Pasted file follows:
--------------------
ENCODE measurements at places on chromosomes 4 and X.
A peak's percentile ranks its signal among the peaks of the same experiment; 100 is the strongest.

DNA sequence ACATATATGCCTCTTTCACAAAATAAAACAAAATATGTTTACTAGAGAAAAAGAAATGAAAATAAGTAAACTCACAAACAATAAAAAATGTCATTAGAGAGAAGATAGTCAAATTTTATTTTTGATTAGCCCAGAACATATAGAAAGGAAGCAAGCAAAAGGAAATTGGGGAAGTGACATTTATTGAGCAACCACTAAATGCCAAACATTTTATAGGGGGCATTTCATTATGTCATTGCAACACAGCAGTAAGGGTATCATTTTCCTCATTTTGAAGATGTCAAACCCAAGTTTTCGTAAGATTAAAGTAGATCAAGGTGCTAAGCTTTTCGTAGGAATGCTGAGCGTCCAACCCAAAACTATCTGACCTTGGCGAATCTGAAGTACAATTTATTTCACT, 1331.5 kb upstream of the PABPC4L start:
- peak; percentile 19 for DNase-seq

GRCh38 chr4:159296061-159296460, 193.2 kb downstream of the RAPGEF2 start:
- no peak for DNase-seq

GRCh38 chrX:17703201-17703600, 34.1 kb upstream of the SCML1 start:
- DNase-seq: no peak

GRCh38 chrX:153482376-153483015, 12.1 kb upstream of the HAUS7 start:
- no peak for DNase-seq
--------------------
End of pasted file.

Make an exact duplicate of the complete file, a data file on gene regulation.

ENCODE measurements at places on chromosomes 4 and X.
A peak's percentile ranks its signal among the peaks of the same experiment; 100 is the strongest.

DNA sequence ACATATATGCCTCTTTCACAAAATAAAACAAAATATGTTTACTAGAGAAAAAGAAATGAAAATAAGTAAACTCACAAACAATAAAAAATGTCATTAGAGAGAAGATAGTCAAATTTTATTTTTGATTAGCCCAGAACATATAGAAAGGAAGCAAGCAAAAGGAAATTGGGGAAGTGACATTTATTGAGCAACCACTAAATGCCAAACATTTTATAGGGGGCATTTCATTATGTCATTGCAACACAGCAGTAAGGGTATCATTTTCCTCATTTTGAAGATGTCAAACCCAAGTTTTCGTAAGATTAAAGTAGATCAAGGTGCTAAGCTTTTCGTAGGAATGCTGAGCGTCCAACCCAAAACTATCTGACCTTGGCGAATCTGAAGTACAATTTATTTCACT, 1331.5 kb upstream of the PABPC4L start:
- peak; percentile 19 for DNase-seq

GRCh38 chr4:159296061-159296460, 193.2 kb downstream of the RAPGEF2 start:
- no peak for DNase-seq

GRCh38 chrX:17703201-17703600, 34.1 kb upstream of the SCML1 start:
- DNase-seq: no peak

GRCh38 chrX:153482376-153483015, 12.1 kb upstream of the HAUS7 start:
- no peak for DNase-seq